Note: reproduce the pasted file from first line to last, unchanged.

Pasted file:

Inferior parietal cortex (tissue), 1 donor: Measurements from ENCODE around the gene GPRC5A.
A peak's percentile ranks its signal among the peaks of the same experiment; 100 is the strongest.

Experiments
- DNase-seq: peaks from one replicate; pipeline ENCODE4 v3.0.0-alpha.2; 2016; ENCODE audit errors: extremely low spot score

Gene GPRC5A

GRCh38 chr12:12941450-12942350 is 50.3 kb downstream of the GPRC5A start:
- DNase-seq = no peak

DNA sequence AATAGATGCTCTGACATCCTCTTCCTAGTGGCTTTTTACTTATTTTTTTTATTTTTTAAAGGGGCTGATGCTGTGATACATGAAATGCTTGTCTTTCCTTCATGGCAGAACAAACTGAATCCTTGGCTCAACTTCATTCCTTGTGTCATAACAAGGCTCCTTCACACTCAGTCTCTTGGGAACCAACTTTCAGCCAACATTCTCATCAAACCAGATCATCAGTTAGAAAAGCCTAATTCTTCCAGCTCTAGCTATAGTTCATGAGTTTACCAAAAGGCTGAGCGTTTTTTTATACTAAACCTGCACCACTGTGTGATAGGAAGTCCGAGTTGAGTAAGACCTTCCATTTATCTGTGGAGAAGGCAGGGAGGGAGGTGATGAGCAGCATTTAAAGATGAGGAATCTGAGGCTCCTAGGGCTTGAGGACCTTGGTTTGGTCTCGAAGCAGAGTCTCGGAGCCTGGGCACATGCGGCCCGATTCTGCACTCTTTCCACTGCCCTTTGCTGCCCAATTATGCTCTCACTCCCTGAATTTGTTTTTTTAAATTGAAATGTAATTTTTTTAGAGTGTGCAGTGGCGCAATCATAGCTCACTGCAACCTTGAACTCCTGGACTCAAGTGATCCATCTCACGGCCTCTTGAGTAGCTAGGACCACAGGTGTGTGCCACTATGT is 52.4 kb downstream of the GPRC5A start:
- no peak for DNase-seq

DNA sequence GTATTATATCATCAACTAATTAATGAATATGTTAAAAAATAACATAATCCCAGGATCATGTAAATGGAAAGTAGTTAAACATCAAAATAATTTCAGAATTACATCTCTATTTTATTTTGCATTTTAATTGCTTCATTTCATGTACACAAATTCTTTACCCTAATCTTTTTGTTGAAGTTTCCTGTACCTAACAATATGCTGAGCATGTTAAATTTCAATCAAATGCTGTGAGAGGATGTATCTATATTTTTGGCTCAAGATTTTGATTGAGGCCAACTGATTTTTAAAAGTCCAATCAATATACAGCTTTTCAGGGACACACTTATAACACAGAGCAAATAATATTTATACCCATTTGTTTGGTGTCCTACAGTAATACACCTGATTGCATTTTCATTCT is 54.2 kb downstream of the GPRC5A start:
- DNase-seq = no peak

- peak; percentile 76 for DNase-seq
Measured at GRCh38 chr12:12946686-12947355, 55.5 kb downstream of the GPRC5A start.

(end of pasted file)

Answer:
Inferior parietal cortex (tissue), 1 donor: Measurements from ENCODE around the gene GPRC5A.
A peak's percentile ranks its signal among the peaks of the same experiment; 100 is the strongest.

Experiments
- DNase-seq: peaks from one replicate; pipeline ENCODE4 v3.0.0-alpha.2; 2016; ENCODE audit errors: extremely low spot score

Gene GPRC5A

GRCh38 chr12:12941450-12942350 is 50.3 kb downstream of the GPRC5A start:
- DNase-seq = no peak

DNA sequence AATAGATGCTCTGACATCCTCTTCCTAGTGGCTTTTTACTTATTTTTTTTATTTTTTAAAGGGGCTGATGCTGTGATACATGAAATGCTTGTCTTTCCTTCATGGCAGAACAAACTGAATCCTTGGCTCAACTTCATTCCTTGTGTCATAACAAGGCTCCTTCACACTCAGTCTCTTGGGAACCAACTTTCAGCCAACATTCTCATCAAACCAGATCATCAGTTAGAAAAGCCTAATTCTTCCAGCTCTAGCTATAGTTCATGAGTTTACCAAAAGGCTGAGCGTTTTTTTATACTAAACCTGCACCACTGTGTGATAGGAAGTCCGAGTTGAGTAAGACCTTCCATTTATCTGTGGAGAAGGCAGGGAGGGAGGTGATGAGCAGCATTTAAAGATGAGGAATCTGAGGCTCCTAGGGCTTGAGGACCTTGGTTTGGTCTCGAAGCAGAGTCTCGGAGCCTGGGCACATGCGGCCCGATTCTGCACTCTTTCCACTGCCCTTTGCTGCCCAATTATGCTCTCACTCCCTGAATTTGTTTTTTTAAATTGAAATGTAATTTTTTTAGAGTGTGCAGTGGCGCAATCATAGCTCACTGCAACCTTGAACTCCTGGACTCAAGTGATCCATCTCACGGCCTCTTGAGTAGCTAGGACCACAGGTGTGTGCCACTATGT is 52.4 kb downstream of the GPRC5A start:
- no peak for DNase-seq

DNA sequence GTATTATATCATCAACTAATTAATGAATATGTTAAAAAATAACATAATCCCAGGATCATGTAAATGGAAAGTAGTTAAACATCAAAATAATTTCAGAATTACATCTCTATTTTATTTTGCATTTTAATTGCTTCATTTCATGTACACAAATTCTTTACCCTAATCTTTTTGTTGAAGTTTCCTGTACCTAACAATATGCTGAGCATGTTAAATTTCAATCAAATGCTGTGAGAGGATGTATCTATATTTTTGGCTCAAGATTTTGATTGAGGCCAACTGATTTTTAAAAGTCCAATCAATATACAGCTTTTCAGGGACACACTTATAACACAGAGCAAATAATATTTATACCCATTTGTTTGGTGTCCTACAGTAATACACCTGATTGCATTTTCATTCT is 54.2 kb downstream of the GPRC5A start:
- DNase-seq = no peak

- peak; percentile 76 for DNase-seq
Measured at GRCh38 chr12:12946686-12947355, 55.5 kb downstream of the GPRC5A start.